The River, The Plain, and the State: An Environmental Drama in Northern Song China, 1048–1128. By Ling Zhang

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Publisher
Oxford University Press
Copyright
© The Author(s) 2018. Published by Oxford University Press on behalf of the American Society for Environmental History and the Forest History Society. All rights reserved. For permissions, please e-mail: journals.permissions@oup.com
ISSN
1084-5453
eISSN
1930-8892
D.O.I.
10.1093/envhis/emx155
Publisher site
See Article on Publisher Site

Abstract

It is apparent to followers of Chinese environmental history that water is in the air. Recent work in the field has been devoted to following the course of some of China’s major river systems through the early modern period into the twentieth century. Ling Zhang’s The River, The Plain, and the State drifts further back along the Yellow River into the eleventh and twelfth centuries, a time when China was under considerable political and, as the author relates in detail, ecological pressure. Zhang’s revisionist skill in demonstrating the interdependency of these two critical elements to produce a more comprehensive environmental history of the Song is her award-winning book’s main significance. Song history, in both its northern (960–1127) and southern (1127–1279) dynastic incarnations, largely focuses on issues of politics, economics, and philosophy. Zhang’s book is the first monograph linking conventional Song political and economic narratives directly to the environmental narrative covering eight decades of Yellow River control that undermined political stability through what she calls a “hydraulic mode of consumption.” The state wasted political capital, labor, and other resources in a futile effort to maintain the “Yellow River-Hebei environmental complex.” The “environmental drama” began in 1048 when the Yellow River underwent one of its periodic and often drastic shifts. The river quickly moved almost 700 kilometers northeastward over the Hebei plain to end up near present-day Tianjin. After three more shifts to the north and east, it attained relative stability in 1128 once it permanently left Hebei after “an eighty-year occupation.” One million people—20 percent of Hebei’s population—were killed in 1048, and a disruptive legacy remains as persistent soil and ground cover degradation. The political implications were profound because Hebei was the key strategic territory separating China from Inner Asian steppe power to the north, the Jin Dynasty (1115–1234) of mounted warriors. Authorities were compelled to maintain the ecological stability of the river in Hebei as the core of the Song security policy to ward off Jin invasion. The ensuing debates over resource allocation split the highest levels of the Song state into “hydro-politico” factions. The book itself is split into two parts of four chapters each. The first part provides the ecological context for the Yellow River and political context for the Northern Song Dynasty, which Zhang merges into the concept of a hydraulic mode of consumption, constituting a new environmental framework for Song history. In covering relations of both the river and the dynasty up to 1048, she emphasizes environmental historical processes that led to the formation of the Yellow River in Hebei as an anthropogenic construct that locked in an ultimately unsustainable amount of resources. The second part explores the consequences of the state’s increasingly unbearable burden of maintaining its construct under human and ecological pressures. State policy response, socioeconomic and demographic consequences, and long-term ecological legacies of salinization, sandification, and deforestation are all covered in detail to demonstrate that “human histories could not be made … without being bound up with non-human actors in a complex, chaotic and entangled environment world” (p. 19). The fact that the succeeding Jin state inherited the Song lock-in with little alteration in terms of policy and practice furthermore suggests an ecological continuity that may transcend social change and even shape it, without absolutely determining it. The River, the Plain, and the State is clearly a declensionist study emphasizing the unqualified catastrophic effects of human ecological interference on human society. This is, perhaps, the one plot in the standard narratives of Song and Chinese environmental history that the author does not set out to revise. Nevertheless, Zhang’s book is the furthest thing from a disaster imaginable under present historical circumstances. © The Author(s) 2018. Published by Oxford University Press on behalf of the American Society for Environmental History and the Forest History Society. All rights reserved. For permissions, please e-mail: journals.permissions@oup.com This article is published and distributed under the terms of the Oxford University Press, Standard Journals Publication Model (https://academic.oup.com/journals/pages/about_us/legal/notices)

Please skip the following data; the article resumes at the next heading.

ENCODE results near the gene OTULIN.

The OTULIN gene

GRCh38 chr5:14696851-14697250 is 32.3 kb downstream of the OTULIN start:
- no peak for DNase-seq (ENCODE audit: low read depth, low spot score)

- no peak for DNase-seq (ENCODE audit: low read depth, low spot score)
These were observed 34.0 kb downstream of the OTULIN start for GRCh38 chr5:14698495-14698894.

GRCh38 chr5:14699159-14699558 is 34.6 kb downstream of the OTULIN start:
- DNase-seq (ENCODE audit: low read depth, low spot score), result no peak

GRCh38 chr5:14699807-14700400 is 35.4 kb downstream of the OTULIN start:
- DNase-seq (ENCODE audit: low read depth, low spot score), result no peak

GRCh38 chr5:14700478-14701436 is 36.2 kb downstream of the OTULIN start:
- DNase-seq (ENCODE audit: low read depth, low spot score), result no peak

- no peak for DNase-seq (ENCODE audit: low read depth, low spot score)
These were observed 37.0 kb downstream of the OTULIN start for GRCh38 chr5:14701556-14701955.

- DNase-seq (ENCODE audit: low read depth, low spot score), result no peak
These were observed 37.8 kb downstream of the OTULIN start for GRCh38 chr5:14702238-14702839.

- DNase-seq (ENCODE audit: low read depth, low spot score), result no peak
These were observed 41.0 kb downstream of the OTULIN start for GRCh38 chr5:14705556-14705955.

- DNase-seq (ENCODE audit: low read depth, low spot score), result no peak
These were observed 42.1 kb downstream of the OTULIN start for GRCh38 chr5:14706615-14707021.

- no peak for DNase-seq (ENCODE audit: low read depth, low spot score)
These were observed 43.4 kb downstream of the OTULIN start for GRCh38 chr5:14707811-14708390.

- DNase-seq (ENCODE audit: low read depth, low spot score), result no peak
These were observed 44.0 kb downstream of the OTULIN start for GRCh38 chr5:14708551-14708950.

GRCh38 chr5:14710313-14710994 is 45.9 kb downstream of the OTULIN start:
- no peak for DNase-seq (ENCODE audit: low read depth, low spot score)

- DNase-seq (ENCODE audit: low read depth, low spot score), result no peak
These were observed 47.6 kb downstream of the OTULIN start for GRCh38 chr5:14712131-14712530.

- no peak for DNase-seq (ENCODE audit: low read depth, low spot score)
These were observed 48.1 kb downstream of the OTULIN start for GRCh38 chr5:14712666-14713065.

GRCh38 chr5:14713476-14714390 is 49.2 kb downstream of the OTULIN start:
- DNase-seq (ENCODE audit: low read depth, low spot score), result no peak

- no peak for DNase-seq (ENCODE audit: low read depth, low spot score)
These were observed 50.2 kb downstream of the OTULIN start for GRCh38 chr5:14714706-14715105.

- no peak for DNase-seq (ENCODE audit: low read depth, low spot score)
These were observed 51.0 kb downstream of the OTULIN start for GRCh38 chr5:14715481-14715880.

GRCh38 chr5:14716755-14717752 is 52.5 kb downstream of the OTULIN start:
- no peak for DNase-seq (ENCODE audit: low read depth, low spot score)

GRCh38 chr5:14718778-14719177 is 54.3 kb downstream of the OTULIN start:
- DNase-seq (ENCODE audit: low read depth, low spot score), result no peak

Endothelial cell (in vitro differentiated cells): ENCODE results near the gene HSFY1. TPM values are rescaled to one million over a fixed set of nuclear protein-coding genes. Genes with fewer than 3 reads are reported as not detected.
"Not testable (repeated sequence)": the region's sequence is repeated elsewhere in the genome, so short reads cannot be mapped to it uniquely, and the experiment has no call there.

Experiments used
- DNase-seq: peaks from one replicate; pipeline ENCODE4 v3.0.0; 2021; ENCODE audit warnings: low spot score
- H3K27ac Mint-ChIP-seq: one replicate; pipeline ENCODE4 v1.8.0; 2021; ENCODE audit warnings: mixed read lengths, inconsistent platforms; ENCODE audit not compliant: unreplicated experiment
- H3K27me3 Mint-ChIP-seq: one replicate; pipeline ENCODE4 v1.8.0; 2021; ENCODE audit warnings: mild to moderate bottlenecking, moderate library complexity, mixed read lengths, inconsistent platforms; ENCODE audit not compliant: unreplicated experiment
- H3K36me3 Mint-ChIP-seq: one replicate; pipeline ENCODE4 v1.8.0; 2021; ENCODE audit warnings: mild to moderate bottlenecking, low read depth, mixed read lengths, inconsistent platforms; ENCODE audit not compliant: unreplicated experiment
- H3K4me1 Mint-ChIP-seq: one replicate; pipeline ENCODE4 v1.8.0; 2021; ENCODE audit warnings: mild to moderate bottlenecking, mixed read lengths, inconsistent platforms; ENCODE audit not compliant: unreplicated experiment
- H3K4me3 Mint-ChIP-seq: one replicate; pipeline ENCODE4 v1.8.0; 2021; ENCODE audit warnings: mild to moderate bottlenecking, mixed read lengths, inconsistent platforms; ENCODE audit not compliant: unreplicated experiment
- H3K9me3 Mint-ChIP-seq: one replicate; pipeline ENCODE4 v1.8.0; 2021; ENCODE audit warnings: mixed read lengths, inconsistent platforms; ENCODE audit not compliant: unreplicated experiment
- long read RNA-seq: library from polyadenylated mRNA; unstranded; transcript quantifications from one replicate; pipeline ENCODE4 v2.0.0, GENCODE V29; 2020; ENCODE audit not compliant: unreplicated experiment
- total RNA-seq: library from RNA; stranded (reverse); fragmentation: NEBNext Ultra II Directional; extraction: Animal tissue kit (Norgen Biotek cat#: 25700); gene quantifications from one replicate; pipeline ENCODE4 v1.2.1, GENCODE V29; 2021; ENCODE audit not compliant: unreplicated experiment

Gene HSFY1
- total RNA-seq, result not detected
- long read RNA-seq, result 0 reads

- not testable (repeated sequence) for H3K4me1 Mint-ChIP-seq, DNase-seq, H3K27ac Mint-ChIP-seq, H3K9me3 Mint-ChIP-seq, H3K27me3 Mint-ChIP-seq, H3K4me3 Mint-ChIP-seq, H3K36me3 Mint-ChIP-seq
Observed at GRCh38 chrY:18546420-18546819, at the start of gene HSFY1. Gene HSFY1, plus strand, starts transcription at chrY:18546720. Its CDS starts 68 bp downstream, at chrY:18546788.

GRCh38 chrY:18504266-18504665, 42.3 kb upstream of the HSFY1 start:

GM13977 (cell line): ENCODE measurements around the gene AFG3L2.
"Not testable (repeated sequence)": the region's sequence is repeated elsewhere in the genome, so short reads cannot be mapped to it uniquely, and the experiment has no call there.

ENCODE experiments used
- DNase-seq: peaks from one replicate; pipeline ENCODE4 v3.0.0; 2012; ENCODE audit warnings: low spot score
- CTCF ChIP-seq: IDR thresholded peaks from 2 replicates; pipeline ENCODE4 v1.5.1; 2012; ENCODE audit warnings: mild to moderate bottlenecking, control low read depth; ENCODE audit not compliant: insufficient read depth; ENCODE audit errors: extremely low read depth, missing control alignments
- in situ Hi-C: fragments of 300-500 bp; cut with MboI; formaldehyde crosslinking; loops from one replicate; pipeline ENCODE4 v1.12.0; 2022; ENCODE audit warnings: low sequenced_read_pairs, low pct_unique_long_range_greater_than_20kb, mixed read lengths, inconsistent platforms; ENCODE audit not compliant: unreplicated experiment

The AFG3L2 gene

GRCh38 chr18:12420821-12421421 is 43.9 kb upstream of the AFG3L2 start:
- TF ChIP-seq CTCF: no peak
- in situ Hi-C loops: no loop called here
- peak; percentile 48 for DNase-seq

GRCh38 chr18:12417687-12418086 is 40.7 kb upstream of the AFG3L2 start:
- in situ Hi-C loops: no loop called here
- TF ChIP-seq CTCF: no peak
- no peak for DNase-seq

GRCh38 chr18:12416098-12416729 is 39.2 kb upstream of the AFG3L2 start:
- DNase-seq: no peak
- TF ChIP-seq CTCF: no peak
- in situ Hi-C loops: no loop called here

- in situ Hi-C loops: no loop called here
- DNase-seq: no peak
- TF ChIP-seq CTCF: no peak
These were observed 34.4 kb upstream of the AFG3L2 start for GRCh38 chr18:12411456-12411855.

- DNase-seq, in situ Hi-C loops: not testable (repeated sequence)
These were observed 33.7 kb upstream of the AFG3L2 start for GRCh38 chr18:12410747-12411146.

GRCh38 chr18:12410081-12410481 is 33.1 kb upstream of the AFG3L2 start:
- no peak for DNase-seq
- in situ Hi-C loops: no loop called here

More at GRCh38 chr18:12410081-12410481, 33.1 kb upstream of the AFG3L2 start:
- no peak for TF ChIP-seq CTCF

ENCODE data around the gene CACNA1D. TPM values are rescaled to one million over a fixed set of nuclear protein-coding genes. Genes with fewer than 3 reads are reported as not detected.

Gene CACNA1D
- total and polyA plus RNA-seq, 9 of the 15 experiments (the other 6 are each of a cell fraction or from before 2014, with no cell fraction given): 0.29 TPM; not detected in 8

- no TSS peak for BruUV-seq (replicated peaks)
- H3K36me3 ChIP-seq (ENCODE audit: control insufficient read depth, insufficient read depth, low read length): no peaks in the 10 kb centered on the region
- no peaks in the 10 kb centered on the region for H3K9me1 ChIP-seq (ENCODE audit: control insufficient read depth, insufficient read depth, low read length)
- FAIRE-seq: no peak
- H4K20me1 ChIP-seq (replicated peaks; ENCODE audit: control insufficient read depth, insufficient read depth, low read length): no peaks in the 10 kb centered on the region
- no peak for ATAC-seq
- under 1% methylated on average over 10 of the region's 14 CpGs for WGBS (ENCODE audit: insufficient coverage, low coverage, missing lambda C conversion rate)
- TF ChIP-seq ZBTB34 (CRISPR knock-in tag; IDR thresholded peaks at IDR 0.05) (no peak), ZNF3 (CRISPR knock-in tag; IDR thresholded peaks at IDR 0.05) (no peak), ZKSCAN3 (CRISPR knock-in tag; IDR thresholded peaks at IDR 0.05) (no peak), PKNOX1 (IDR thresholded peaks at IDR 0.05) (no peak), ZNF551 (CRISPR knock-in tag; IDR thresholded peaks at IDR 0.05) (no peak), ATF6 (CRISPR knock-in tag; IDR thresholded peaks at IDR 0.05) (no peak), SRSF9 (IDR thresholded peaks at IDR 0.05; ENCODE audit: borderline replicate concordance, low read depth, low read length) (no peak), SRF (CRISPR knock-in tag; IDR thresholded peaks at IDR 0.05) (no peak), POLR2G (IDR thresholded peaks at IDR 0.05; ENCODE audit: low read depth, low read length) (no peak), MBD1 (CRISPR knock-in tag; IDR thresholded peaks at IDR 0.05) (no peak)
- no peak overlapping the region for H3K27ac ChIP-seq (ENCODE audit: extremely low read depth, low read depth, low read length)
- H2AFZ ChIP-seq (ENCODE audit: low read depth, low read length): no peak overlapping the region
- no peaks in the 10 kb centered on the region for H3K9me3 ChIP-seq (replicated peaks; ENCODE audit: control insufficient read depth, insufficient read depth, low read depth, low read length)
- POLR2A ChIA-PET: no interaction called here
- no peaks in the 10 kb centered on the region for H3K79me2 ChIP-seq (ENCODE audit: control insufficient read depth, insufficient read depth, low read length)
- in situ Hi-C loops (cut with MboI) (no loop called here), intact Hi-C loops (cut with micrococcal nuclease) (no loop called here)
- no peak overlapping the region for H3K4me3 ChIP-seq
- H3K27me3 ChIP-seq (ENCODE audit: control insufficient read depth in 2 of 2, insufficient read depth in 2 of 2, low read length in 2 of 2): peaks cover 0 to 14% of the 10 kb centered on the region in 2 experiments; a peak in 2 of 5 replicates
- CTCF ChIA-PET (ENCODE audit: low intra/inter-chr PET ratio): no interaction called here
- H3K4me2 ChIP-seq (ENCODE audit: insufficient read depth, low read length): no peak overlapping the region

Journal

Environmental HistoryOxford University Press

Published: Apr 1, 2018